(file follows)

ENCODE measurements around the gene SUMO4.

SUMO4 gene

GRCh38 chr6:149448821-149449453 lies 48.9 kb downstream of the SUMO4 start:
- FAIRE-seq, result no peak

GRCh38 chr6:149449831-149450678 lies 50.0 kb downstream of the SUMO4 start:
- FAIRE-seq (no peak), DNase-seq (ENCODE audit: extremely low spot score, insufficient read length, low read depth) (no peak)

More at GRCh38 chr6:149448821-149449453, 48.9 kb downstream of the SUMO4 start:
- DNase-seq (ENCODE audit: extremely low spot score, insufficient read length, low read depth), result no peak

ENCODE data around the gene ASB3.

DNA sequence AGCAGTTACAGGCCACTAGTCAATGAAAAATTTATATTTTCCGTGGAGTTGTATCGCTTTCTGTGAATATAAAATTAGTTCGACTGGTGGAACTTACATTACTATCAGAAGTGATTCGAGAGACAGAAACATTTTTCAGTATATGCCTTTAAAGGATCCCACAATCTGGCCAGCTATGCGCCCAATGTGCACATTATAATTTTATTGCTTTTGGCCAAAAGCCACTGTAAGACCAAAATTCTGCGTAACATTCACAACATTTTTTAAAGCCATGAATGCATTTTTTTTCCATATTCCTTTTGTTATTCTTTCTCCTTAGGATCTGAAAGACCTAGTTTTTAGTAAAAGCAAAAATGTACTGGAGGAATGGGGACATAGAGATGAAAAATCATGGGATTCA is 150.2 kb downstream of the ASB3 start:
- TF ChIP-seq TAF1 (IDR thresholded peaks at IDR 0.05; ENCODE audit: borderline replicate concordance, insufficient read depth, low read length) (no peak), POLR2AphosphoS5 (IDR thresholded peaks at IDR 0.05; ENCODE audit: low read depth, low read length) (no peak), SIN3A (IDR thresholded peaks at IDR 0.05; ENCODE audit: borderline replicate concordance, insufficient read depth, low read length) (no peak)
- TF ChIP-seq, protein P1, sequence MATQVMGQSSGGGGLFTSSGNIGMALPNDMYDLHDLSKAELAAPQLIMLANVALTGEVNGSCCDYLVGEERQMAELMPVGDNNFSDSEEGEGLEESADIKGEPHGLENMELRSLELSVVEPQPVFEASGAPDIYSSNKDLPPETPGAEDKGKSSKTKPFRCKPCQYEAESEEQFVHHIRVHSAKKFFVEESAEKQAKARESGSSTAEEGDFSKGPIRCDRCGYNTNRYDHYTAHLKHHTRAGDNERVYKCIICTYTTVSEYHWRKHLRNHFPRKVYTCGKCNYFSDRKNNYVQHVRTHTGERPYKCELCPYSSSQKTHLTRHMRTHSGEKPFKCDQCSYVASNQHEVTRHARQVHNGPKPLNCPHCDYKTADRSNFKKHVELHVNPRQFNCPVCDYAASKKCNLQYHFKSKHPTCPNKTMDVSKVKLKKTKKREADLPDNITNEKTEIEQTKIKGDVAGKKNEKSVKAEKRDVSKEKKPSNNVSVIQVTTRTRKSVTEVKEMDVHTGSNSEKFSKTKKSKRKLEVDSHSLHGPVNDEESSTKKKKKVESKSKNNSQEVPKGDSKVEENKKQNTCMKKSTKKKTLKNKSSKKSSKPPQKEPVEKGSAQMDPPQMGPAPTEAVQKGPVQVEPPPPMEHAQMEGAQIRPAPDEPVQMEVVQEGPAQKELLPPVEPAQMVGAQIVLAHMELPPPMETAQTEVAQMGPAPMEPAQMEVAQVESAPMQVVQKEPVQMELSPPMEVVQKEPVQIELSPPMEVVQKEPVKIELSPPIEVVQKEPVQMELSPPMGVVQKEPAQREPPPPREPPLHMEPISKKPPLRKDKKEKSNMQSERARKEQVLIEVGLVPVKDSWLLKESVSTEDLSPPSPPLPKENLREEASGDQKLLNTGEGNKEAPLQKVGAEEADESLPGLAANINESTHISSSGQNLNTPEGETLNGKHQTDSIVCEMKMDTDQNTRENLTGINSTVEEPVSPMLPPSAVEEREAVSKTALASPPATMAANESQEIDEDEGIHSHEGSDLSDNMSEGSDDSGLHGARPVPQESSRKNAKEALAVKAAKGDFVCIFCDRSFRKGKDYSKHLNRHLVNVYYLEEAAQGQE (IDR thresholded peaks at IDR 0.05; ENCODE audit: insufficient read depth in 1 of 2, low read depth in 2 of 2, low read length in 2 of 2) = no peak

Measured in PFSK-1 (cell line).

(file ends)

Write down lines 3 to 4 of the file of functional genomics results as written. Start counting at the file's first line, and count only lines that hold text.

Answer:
GRCh38 chr6:149448821-149449453 lies 48.9 kb downstream of the SUMO4 start:
- FAIRE-seq, result no peak